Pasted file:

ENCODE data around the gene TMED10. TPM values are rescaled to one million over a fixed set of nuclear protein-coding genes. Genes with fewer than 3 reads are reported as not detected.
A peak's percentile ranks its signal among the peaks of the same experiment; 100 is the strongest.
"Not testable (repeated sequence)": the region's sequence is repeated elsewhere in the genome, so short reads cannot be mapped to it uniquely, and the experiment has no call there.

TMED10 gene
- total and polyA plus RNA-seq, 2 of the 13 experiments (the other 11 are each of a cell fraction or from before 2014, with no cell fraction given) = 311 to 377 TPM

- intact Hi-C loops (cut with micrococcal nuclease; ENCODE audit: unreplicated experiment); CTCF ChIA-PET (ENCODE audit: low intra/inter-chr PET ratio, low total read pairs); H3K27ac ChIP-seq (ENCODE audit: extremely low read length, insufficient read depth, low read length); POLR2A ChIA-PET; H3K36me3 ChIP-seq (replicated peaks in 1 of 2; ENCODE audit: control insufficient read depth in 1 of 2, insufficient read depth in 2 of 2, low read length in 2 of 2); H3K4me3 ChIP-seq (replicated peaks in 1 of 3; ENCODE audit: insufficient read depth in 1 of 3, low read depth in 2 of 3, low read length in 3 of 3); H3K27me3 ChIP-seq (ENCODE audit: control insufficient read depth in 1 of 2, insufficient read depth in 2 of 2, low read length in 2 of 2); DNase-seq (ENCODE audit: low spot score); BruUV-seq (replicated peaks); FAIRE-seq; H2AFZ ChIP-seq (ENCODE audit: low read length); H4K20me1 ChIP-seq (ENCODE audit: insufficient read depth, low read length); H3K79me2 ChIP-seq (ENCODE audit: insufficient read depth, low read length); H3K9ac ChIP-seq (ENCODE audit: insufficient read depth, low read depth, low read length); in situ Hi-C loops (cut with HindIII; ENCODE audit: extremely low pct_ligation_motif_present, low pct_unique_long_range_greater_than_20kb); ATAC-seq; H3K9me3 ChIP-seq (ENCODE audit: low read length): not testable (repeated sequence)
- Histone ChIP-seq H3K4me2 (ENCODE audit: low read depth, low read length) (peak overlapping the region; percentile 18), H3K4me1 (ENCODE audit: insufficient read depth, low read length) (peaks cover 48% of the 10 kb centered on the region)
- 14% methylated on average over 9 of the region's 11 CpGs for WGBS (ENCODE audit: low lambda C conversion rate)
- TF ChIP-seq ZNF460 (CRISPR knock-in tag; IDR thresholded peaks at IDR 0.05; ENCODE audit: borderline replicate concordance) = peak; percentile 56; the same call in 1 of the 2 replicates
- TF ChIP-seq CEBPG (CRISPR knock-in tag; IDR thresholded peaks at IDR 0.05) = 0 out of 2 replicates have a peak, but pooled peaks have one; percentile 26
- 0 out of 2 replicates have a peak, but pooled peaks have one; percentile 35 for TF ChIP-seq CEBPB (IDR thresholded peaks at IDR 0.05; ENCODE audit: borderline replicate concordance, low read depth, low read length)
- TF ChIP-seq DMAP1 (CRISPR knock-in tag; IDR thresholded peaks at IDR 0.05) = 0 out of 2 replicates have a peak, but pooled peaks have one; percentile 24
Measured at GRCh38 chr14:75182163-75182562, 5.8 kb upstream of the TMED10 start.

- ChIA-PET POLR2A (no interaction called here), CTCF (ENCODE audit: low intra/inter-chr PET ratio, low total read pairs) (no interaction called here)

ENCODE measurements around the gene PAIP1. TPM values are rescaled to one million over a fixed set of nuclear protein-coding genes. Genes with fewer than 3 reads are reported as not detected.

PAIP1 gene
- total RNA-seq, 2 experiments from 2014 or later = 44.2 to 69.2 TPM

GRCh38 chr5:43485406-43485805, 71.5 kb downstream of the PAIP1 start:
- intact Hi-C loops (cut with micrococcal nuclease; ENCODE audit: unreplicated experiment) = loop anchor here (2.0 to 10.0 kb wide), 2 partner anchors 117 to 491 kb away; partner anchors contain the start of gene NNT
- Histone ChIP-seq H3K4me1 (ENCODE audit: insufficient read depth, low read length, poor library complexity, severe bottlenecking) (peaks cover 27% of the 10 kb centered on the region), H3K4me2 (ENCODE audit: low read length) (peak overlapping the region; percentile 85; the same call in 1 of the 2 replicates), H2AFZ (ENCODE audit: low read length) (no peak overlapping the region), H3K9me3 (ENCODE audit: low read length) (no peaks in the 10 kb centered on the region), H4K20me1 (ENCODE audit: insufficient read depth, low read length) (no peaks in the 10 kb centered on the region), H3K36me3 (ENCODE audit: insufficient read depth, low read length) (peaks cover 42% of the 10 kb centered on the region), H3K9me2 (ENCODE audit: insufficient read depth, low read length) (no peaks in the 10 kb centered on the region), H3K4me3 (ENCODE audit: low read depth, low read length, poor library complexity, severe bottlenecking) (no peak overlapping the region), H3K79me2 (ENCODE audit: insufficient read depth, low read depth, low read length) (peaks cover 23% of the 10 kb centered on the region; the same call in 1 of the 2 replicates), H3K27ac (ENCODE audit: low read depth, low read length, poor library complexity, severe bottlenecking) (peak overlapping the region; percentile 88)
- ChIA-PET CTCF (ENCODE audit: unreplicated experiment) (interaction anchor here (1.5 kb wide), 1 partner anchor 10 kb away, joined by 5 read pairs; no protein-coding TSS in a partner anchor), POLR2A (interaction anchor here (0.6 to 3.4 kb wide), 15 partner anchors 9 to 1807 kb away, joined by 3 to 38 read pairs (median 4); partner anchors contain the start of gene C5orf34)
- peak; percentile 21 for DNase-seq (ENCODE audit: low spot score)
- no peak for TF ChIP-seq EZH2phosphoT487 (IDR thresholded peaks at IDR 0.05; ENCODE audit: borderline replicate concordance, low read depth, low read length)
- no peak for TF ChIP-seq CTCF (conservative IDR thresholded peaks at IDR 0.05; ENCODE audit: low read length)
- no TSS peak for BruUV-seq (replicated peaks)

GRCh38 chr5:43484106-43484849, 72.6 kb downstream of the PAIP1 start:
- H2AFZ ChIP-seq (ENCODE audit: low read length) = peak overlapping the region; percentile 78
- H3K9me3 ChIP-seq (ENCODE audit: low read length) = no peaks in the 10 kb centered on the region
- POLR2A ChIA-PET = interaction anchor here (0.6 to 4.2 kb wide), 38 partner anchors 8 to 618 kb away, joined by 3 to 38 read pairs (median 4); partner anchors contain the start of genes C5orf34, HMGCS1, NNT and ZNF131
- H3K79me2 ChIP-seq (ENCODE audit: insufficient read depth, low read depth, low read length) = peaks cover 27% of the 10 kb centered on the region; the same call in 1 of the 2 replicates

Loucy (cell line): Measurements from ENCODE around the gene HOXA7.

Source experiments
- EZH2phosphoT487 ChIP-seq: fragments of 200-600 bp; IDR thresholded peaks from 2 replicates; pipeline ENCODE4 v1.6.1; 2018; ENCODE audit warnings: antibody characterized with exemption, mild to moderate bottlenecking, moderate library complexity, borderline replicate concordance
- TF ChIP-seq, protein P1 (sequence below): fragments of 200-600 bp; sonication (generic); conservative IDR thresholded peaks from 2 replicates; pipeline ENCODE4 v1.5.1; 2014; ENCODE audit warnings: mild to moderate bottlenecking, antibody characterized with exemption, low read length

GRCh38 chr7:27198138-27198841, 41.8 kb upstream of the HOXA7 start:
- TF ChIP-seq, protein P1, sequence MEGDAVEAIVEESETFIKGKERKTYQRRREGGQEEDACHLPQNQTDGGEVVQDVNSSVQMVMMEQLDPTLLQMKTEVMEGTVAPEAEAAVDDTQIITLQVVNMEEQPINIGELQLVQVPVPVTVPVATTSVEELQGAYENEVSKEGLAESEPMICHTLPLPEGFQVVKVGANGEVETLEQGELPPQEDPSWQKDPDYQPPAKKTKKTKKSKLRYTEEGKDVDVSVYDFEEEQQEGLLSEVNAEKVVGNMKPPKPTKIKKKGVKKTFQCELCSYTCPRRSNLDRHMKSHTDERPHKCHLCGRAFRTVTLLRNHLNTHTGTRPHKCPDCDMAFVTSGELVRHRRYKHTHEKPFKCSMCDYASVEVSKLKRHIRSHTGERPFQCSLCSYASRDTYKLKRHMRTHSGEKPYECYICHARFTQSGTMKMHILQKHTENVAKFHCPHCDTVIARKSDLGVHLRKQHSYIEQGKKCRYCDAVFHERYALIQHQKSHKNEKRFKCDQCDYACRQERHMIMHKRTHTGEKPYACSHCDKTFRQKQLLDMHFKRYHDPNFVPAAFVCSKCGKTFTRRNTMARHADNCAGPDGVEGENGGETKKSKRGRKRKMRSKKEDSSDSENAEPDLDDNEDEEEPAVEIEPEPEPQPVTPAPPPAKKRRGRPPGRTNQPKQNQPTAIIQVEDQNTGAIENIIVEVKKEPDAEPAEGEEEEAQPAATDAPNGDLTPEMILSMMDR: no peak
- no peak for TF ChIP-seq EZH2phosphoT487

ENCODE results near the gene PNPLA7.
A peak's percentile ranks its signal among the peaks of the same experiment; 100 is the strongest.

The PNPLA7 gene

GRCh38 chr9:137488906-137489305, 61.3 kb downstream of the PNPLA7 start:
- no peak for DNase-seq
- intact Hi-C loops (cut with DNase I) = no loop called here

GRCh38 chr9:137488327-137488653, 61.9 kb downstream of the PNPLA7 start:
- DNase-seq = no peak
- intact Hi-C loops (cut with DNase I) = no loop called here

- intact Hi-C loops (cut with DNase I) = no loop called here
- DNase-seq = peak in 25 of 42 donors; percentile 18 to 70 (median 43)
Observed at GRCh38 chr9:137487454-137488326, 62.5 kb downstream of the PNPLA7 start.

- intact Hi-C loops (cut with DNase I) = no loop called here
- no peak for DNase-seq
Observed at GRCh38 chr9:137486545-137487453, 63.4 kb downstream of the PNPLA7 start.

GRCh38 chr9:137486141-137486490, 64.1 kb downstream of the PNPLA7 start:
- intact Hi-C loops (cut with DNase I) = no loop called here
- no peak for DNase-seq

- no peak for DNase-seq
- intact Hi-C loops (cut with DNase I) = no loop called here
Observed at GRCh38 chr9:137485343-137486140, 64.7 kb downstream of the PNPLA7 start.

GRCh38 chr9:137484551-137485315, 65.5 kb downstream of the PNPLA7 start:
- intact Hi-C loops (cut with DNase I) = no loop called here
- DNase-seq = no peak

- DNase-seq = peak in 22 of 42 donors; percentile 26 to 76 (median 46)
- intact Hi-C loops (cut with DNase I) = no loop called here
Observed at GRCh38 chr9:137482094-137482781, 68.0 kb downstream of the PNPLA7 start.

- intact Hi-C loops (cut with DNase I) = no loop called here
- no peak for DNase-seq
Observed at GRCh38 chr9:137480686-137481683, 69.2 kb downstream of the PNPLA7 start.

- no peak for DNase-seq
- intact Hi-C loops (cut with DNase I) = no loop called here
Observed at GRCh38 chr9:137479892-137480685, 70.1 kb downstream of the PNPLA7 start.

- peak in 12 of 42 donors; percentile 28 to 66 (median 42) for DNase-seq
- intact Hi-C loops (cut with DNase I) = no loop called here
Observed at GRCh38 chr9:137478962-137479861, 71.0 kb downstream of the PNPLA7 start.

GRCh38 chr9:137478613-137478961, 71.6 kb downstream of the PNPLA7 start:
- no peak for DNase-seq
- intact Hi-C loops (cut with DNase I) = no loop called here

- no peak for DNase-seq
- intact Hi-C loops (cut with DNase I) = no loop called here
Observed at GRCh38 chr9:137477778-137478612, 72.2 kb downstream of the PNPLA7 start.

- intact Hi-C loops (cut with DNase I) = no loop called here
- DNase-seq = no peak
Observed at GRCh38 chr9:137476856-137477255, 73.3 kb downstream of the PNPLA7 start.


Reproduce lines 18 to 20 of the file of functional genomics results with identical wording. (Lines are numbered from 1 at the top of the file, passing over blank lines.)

GRCh38 chr5:43485406-43485805, 71.5 kb downstream of the PAIP1 start:
- intact Hi-C loops (cut with micrococcal nuclease; ENCODE audit: unreplicated experiment) = loop anchor here (2.0 to 10.0 kb wide), 2 partner anchors 117 to 491 kb away; partner anchors contain the start of gene NNT
- Histone ChIP-seq H3K4me1 (ENCODE audit: insufficient read depth, low read length, poor library complexity, severe bottlenecking) (peaks cover 27% of the 10 kb centered on the region), H3K4me2 (ENCODE audit: low read length) (peak overlapping the region; percentile 85; the same call in 1 of the 2 replicates), H2AFZ (ENCODE audit: low read length) (no peak overlapping the region), H3K9me3 (ENCODE audit: low read length) (no peaks in the 10 kb centered on the region), H4K20me1 (ENCODE audit: insufficient read depth, low read length) (no peaks in the 10 kb centered on the region), H3K36me3 (ENCODE audit: insufficient read depth, low read length) (peaks cover 42% of the 10 kb centered on the region), H3K9me2 (ENCODE audit: insufficient read depth, low read length) (no peaks in the 10 kb centered on the region), H3K4me3 (ENCODE audit: low read depth, low read length, poor library complexity, severe bottlenecking) (no peak overlapping the region), H3K79me2 (ENCODE audit: insufficient read depth, low read depth, low read length) (peaks cover 23% of the 10 kb centered on the region; the same call in 1 of the 2 replicates), H3K27ac (ENCODE audit: low read depth, low read length, poor library complexity, severe bottlenecking) (peak overlapping the region; percentile 88)